Anu Parthiban|Nov 18, 2022
Board exam, admissions anxiety plagues students in Classes 9-12: NCERT survey
NCERT survey on mental health covered 3.79 lakh students in Classes 6-12 and found personal and school life satisfaction decline sharply in higher classes.
NEW DELHI: A nationwide mental health and wellbeing survey conducted by the ministry of education found that mental health drastically declines among students when they reach the secondary stage – Classes 9 and 12.
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According to the survey, secondary students experiencing school-life satisfaction dropped to 68 percent from 81 percent in middle school, or Classes 6-8. Anxiety related to exams, studies, and results are the main reasons.
The findings show that students in Classes 9 to 12 face identity crises, increased sensitivity towards relationships, peer pressure, fear of board examinations, anxiety, and uncertainty about future admissions, careers and more.
The study observed a visible decline in students’ confidence about their physical appearance, satisfaction with personal and school life, availability of people to share their feelings, and experiences of happiness.
The survey also covered the emotions experienced by students, especially during the COVID-19 lockdown and beyond, the attempts at continuing teaching-learning online and challenges experienced by students. Close to 40 percent of students also felt the lack of social interaction due to online classes and half of the students found it difficult to learn online content. Only 22 percent of responses showed online classes to be better than offline classes.
Since the outbreak of the pandemic, this is the first survey by the ministry of education that provides insights into the mental health and well-being of students that can be the basis for taking up related work in the school curriculum, teacher education curriculum, and other areas related to education.
Education ministry survey
The mental health survey findings are based on the responses of 3.79 lakh students in Classes 6 to 12 from different schools across the country. A total of 3,79,013 students participated in the survey from January to March 2022 from 28 states and eight union territories.
The study was jointly conducted by the Manodarpan cell of the National Council of Educational Research and Training (NCERT) and the department of educational psychology and foundations of education.
The ministry of education collected the data from public and private schools including Kendriya Vidyalaya, Jawahar Navodaya Vidyalaya, Eklavya Model Residential Schools, Sainik Schools, and Kasturba Gandhi Balika Vidyalaya.
A total of 67,156 students from private schools participated in the mental health survey which comprises 17.67 percent of the total data.
NCERT Survey: School satisfaction
Around 53 percent of students from state government schools felt “always satisfied” with their personal life while 79 percent of students reported being very happy with school life. However, this satisfaction decreased when it comes to academic life. Students satisfied with their academic life dropped from 60 percent in Classes 6-8 to 45 percent in higher classes. In private schools, the drop was even sharper – 39 percent in middle school to 18 percent at the secondary stage.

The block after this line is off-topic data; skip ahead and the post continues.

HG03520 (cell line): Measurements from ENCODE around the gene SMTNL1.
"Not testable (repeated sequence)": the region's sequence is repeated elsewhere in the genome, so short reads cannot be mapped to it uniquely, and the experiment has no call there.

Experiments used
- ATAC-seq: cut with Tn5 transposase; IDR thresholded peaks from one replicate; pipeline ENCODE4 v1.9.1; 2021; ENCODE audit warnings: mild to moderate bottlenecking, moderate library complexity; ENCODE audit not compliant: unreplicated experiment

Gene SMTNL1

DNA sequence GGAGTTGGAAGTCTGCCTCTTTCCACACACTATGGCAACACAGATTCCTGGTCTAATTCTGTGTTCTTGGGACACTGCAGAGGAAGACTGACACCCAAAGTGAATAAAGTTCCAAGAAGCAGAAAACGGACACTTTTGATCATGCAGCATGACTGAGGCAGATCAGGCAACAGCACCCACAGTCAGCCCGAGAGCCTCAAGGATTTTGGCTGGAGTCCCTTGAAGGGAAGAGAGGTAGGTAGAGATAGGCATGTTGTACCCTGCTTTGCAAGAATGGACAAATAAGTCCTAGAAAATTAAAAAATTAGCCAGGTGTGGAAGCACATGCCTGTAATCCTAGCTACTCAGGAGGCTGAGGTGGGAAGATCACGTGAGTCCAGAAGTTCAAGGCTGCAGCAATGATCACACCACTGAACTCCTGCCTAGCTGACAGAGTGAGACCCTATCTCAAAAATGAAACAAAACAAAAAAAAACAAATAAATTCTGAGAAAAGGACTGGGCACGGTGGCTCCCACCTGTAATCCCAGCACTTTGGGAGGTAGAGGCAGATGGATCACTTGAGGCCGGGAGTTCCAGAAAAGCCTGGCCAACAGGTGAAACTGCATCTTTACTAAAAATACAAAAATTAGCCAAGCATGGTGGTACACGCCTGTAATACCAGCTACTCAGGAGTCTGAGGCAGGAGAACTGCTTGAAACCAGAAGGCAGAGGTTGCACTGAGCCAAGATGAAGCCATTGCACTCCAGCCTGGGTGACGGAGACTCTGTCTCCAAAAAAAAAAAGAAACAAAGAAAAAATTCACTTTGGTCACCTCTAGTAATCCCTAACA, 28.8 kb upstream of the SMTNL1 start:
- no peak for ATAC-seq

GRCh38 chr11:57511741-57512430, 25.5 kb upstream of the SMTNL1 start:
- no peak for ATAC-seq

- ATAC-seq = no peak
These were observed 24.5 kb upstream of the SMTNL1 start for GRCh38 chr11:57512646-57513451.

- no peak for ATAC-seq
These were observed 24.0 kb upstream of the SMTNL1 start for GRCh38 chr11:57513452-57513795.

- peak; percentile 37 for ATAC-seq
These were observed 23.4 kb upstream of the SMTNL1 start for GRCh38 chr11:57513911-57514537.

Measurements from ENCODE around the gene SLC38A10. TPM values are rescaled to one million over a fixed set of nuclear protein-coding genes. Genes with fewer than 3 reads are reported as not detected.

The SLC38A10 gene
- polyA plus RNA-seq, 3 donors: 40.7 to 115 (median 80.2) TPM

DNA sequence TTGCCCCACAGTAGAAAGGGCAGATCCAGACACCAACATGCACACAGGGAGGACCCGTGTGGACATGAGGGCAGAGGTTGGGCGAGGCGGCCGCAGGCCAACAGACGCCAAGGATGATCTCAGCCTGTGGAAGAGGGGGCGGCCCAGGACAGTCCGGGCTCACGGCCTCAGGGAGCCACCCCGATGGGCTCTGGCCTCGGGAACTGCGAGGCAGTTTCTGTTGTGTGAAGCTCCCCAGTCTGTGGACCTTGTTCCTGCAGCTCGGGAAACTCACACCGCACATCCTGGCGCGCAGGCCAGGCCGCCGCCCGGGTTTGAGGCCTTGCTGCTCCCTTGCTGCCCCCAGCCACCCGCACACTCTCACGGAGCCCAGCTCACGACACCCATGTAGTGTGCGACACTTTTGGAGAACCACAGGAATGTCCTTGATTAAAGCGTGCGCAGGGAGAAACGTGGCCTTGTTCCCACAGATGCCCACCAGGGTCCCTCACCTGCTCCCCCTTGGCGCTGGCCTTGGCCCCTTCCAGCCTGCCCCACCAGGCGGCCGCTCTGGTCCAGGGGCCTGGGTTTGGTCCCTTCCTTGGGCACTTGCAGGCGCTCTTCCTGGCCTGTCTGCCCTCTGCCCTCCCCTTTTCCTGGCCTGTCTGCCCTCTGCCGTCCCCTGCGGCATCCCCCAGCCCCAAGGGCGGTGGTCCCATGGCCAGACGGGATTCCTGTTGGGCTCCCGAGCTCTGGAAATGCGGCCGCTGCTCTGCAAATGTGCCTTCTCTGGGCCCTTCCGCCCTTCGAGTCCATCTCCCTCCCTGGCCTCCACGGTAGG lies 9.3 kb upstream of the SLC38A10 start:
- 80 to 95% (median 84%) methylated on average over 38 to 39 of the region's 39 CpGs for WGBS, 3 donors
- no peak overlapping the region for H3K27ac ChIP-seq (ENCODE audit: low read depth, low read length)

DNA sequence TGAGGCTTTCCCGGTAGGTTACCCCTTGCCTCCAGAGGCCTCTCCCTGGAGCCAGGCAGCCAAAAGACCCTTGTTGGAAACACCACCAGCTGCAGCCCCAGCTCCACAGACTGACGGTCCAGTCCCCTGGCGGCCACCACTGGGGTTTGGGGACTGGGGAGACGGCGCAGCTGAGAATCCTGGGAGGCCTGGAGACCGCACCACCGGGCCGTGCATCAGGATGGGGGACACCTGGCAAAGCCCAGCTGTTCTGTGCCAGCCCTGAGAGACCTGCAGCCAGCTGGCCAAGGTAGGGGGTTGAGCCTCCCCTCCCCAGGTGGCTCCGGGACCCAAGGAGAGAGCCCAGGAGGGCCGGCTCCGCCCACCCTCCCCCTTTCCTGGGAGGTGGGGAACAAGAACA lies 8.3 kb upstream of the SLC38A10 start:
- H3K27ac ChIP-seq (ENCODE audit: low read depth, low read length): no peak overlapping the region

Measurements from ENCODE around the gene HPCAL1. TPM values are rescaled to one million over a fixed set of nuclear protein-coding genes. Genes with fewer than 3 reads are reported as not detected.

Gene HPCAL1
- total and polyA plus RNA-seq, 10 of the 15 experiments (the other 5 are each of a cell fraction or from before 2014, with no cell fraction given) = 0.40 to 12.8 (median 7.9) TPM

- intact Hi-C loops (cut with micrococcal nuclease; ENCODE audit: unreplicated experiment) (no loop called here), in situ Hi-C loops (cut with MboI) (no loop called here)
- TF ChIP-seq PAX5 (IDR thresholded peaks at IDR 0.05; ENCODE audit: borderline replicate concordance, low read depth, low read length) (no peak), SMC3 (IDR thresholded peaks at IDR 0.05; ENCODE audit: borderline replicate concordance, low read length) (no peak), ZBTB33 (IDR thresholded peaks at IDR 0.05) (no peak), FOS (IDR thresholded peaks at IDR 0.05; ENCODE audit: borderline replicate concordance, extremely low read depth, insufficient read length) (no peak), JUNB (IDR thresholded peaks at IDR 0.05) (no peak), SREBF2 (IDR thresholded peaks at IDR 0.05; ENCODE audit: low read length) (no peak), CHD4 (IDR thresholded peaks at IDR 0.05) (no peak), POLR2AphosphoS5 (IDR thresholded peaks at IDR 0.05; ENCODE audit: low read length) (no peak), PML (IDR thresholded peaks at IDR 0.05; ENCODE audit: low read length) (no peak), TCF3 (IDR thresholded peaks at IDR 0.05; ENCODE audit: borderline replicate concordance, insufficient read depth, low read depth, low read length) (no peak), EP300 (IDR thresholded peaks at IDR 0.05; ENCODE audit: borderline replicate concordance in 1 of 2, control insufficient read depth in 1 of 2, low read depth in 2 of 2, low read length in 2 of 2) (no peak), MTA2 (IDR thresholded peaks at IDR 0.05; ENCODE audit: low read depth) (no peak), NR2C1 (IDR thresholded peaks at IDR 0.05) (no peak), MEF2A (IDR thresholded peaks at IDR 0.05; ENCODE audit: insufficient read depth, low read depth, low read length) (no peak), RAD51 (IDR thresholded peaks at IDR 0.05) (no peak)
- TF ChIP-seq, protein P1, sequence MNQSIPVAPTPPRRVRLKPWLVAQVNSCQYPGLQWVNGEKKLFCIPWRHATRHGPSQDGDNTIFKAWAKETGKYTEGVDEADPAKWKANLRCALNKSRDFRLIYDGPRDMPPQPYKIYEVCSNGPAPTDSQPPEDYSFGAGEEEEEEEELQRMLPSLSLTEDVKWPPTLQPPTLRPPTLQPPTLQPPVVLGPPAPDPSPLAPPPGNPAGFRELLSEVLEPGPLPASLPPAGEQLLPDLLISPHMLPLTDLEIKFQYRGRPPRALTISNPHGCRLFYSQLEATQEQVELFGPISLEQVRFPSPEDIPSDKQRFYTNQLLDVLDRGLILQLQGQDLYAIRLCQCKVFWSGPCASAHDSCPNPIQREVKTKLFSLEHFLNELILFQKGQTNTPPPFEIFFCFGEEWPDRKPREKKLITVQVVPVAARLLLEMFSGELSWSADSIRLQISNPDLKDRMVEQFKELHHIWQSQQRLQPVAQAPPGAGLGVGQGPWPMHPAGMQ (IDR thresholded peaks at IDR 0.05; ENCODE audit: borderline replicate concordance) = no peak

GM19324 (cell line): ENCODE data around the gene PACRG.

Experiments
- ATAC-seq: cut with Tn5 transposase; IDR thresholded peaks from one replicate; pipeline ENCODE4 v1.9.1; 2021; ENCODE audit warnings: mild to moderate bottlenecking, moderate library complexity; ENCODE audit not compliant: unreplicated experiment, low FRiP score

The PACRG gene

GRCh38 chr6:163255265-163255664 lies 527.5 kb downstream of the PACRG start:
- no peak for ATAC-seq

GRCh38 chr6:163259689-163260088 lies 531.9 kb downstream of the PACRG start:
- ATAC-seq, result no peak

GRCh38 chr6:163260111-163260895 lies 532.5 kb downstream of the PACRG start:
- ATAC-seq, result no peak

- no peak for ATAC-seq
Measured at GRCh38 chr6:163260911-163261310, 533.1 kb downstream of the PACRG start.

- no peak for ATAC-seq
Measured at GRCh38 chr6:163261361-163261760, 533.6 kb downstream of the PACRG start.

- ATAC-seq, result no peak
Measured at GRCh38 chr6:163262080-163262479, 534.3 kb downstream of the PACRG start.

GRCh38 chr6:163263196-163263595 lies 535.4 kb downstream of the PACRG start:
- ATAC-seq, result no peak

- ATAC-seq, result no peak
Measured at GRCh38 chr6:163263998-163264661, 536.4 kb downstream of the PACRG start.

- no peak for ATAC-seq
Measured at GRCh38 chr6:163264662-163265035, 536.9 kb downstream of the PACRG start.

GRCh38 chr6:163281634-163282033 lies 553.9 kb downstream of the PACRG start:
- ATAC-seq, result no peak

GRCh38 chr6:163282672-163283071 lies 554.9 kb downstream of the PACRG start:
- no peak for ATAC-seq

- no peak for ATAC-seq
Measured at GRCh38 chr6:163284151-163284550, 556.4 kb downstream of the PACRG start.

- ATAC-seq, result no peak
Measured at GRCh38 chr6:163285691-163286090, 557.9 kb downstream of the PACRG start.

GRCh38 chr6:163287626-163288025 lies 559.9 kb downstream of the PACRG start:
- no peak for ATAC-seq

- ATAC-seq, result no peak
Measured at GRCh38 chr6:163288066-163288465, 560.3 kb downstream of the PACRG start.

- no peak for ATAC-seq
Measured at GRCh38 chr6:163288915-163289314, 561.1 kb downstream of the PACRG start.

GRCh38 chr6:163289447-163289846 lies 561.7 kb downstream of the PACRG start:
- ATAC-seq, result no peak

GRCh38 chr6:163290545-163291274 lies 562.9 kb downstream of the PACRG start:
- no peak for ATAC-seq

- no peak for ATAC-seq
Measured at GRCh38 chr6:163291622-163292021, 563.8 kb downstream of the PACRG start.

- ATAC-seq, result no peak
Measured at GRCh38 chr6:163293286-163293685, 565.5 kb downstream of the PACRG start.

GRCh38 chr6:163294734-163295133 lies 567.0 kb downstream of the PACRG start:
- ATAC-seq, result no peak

According to the ministry of education survey, around 30 percent of students in the secondary stage lacked concentration and lagged behind in their studies. When asked about various reasons for anxiety about academic life, a little more than half the students – 55 percent – reported feeling anxious about studies; 56 percent of girls reported anxiety as compared to 52 percent boys.
Girl respondents also reported mood swings, feeling tired, tearful and lonely in the survey. Meanwhile, around 43 percent of respondents felt increased difficulty in concentrating and frequent mood swings.
Mental health and COVID
Prolonged school closure and online learning also left a deep impact on the mental health and well-being of students.
As per the study, 54 percent of students faced difficulty in understanding the online content and 35 percent faced technical or network issues. As students moved to higher classes, online learning got more challenging. Of the total, 38 percent of students in Classes 9-12 reported changes in sleeping patterns. The same set also experienced extreme mood swings during the lockdown period.
The study found that financial problems and changes in the emotional expressions of family members are commonly-faced with difficulties at home reported by students of state government schools. Around 30 percent of the students reported that they went through financial problems at home during the lockdown. Meanwhile, a majority of the responses in private school students – 55 percent – didn’t face any difficulties at home since the outbreak of COVID-19.
The findings further showed that 43 percent of respondents said they were able to quickly adapt to changes with middle school students doing slightly better.
Around 42 percent of students of state government schools responded that they can solve challenging tasks – 45 percent in the middle and 41 percent in the secondary stage. Meanwhile, in private schools, 32 percent of the students reported that they are frequently able to solve challenging tasks.
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